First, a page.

By Hina Tai and Winn Periyasamy
30 November 2016
A university student takes part in a walkout in protest of Republican president-elect Donald Trump in New Jersey. Photograph: A Jones/PacifiC/Barcroft Images
Sarah Zaffar was stopped at a red light near Huntington Beach, California – a predominantly pro-Trump town – when a truck pulled up beside her.
“Hey, hey!” bellowed a white man in a wife-beater and a buzz-cut, trying to get her attention.
“Call it women’s intuition,” Zaffar said, but she refused to acknowledge the aggressive male voice.
“Hey! You’re kind of cute. Why don’t you give me your number so I can send you the fuck out of this country,” he said. Zaffar continued to ignore him.
It was Thursday afternoon, barely two days after the election. Ironically, the 29-year-old psychology graduate student was on her way home from a class on multiculturalism, where they often discussed ways of effectively integrating minorities into the education system. That day Zaffar was wearing a tank top with her hair down – nothing about her indicated that she was a Pakistani Muslim American except the brownness of her skin.
“Hey, look what I have!” the man said. Zaffar finally glanced over and in his hand was some kind of weapon. Silver and shiny. She assumed it was a gun and quickly rolled up her window. As soon as the traffic light turned green, Zaffar sped away. Terrified, she kept checking to make sure she was not being followed until she reached her apartment.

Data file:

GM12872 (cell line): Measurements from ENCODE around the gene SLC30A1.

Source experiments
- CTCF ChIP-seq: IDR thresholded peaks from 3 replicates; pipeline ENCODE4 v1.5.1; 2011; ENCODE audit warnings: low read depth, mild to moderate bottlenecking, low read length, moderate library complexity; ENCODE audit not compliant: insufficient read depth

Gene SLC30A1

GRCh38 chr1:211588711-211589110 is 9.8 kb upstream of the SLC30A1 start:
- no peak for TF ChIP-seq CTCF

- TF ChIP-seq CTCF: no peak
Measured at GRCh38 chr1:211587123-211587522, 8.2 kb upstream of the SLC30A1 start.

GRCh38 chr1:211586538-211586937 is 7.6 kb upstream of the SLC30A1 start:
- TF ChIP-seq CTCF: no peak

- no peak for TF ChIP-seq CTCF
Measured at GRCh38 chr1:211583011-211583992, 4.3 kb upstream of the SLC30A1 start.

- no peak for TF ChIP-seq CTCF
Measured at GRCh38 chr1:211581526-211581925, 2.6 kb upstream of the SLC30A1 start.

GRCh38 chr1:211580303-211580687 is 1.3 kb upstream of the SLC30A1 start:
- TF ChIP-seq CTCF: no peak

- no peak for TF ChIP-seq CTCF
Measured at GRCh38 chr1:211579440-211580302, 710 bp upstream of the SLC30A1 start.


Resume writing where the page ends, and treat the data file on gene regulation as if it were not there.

The next day, Zaffar went to the police station to report the incident.
“I have never experienced something like this before,” Zaffar said. “I’m still a little shaken up about it. It plants a seed of fear in you.”
Throughout his campaign, Donald Trump utilized rhetoric laced with xenophobia to attack minorities while feeding on white America’s growing economic distress. Following the election, Trump reaffirmed his support of policies that unequivocally target Muslims – such as denying entry to refugees escaping humanitarian crises from “terror-prone regions”. The Council on American-Islamic Relations has recorded more than 100 incidents against Muslims since Election Day. In New York, Governor Andrew Cuomo was forced to create a special police unit to address the spike in hate crimes state-wide.
As fear grows in response to the escalating hate crimes and discrimination, Trump’s presidency signals an impending public health crisis for Muslims, said Bob Fullilove, professor and associate dean for community and minority affairs at Columbia University.
Decades of research on minority communities has documented how stress associated with stigma, intimidation and discrimination is detrimental to physical and mental health. These health effects are especially concerning for Muslims given Trump won the elections on a platform of Islamophobia.
According to research, Islamophobia is associated with poor psychological outcomes among Muslims. A study assessing discrimination among Arab Americans in Detroit post-9/11 found discrimination increased psychological distress, reduced levels of happiness and worsened overall health for Muslims.